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New Bike Stands Pop Up on Queen West, Courtesy of OCADU Students

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The fourteen new bike stands designed by students at OCAD University probably won’t mark the beginning of the end for the old ring and post bike stands, which have long been a fixture—and a favorite target of bike thieves—on Toronto’s streets. That might be too much to ask at a time when cycling itself has become controversial, and when the incoming administration hardly sees getting around on two wheels as a pet cause. But at the very least, the sculptural stands, unveiled today, are a promising early project for the young Queen Street West BIA, chaired by Marc Glassman of Pages Books.


The project began in 2008, as a privately sponsored contest to design bike stands for a mixed-use development at Queen West and McCaul streets, one that’s still under construction now. Glassman, a juror in the original contest, said that some of the runners-up were so impressive that he wanted to see them incorporated into his neighborhood’s streetscape. The collaboration between OCADU and the Queen Street BIA spun off from that: selected student designers were approached to put their submissions in the original contest up for re-jurying.

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Left to right: Michael Pham, OCADU VP of Finance Peter Caldwell, Evi K. Hui, Olivier Mayrand, and BIA Coordinator Laura Schaefer.


The stands themselves are already installed and providing parking for cyclists and serving as conversation pieces for pedestrians on Queen between University and Bathurst. And after being silent for twenty-six years on the question of bike parking, Toronto’s sidewalks have been invited to speak their minds, too. Student designers Evi K. Hui and Olivier Mayrand (below) presented three designs shaped like speech bubbles and thought clouds enclosing floating punctuation marks.
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“It was a play on the expressiveness of Queen Street,” explained Hui. “You know, what is Queen Street? How can you design a bicycle stand that expresses that?”
Michael Pham’s design, Halo, is an intricately machined, waist-high beveled ring embedded in the concrete. It looks simple (below, pictured with Pham), but it was the most complicated design to execute.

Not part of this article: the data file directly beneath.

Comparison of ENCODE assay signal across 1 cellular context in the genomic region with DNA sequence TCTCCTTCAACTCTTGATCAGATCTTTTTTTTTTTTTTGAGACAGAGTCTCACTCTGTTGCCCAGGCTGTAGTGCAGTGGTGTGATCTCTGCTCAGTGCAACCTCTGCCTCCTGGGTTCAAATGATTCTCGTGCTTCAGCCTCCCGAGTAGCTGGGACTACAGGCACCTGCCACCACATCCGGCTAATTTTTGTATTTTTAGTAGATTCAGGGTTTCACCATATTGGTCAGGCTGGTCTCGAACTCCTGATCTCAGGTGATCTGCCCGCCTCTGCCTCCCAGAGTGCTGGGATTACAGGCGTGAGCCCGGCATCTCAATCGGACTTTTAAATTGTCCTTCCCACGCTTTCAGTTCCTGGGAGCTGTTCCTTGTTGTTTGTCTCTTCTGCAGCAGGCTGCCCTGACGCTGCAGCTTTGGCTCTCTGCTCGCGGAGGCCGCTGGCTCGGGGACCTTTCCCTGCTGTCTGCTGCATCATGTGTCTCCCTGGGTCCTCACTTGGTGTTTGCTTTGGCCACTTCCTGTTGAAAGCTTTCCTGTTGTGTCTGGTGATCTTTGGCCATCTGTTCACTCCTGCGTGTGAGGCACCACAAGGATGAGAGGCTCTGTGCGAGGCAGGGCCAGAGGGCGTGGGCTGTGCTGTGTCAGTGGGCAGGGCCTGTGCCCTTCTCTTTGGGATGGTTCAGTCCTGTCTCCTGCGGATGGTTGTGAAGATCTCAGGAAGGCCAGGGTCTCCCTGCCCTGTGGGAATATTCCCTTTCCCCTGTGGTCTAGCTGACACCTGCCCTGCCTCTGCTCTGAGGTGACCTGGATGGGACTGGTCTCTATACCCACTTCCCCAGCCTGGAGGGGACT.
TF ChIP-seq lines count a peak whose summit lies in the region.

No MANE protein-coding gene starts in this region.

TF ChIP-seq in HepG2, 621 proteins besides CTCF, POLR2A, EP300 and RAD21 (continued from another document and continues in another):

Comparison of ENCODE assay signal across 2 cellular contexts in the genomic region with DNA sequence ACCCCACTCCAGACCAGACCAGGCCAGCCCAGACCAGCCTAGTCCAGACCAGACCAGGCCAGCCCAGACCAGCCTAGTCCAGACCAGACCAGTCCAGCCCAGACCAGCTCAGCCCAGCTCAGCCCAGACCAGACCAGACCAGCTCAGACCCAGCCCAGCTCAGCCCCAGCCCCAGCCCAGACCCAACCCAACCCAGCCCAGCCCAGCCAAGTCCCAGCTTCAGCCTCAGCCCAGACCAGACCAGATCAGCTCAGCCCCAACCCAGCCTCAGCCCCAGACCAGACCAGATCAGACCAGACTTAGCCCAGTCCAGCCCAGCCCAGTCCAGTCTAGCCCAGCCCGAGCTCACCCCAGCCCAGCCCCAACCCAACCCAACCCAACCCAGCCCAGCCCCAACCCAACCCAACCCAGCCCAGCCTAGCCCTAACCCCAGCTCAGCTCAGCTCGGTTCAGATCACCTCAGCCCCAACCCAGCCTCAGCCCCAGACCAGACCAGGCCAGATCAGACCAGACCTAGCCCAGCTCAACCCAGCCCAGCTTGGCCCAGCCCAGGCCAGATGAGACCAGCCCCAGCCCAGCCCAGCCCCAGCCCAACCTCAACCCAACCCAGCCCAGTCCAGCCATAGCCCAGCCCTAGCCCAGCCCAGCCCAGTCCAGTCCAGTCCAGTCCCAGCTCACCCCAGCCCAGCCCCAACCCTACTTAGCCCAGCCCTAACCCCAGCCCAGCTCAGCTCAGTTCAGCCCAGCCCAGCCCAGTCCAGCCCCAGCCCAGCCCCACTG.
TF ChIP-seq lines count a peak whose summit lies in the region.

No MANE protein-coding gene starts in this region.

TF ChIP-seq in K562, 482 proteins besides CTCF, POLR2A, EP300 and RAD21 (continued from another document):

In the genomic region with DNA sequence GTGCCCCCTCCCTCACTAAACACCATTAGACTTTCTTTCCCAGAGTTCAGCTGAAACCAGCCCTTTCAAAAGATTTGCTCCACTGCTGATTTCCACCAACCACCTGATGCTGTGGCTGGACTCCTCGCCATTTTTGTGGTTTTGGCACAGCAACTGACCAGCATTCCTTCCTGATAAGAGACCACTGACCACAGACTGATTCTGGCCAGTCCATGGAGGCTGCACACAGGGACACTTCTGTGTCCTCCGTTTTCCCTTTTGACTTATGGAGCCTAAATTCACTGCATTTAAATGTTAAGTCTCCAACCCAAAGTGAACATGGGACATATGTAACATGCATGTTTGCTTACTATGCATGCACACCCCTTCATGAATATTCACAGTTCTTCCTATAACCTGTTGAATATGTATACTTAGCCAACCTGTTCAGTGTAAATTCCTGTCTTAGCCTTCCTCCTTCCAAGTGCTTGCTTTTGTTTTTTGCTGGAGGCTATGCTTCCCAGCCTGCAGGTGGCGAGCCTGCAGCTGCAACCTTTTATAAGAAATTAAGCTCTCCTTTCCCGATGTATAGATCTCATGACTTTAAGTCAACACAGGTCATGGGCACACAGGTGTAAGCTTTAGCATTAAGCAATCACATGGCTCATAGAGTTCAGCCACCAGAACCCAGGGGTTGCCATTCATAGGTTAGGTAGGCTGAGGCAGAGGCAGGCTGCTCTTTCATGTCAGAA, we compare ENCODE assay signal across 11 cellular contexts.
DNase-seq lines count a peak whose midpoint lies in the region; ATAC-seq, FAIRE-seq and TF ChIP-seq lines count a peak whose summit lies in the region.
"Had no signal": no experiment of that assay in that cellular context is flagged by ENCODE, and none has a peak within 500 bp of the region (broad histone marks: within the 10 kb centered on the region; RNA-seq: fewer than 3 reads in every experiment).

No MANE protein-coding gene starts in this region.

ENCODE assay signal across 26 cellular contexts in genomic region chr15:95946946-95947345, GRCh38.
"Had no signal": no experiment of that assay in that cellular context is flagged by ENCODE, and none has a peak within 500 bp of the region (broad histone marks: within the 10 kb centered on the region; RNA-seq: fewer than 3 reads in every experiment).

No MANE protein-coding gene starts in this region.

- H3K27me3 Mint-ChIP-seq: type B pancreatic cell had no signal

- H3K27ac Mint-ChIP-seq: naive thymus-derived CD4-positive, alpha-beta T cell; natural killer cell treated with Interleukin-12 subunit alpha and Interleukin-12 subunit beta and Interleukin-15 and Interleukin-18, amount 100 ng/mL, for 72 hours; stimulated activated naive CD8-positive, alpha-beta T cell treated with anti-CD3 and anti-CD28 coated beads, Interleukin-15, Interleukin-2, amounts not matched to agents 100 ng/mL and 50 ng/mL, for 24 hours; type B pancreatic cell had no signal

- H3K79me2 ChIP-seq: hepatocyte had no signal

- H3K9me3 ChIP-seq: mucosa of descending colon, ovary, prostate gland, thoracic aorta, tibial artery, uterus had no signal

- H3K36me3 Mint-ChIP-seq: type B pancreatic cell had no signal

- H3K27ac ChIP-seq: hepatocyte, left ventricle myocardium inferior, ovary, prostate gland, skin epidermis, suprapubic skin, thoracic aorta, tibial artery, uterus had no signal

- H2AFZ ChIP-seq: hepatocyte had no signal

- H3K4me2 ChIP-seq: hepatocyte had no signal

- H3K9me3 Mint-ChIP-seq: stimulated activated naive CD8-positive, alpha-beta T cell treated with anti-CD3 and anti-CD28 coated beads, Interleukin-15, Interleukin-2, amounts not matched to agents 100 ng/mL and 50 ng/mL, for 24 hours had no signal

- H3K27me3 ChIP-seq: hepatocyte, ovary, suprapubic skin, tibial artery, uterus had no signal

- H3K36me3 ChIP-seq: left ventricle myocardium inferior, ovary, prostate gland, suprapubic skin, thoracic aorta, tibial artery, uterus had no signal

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“There’s a lot of little angles, a lot of twisting,” he explained, discussing how he collaborated with city engineers to revise his design. “There were issues of it…being hazardous because of the sharp angles. We got all that fixed.”
On the subject of getting city approval for the designs and locations, all those present had unanimous praise for councillor Adam Vaughan (Ward 20, Trinity-Spadina).
“Adam Vaughan championed it from the very start,” said Laura Schaefer, Coordinator for the Queen St. West BIA.
In total, it took $48,000 of public and private funding (roughly half of that in privately sponsored awards paid directly to the artists) to bring the fourteen new bike stand installations from concept to reality. Of that amount, the city contributed roughly $12,000, matching funds put forward by the BIA.
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Aside from a modest payday, what did the artists get out of the project, which occupied two years of their studies?
“It’s really helpful as students to get our work out there,” Hui chimed in.
“I got experience,” said Pham, whose design faced the hardest approval process. “The thing is, you can’t really rely on the city. If they say they’re going to do something this year…you know it’s not gonna be that year.”
What can we expect from the designers in the future? Pham is hoping to go into urban planning and landscaping for the City. Hui is currently working with OCADU on a campus redesign. As for Mayrand: “I’m working on a company called InteraXon, and they’re doing thought-controlled computing.”
Photos by Lodoe-Laura Haines-Wangda/Torontoist.

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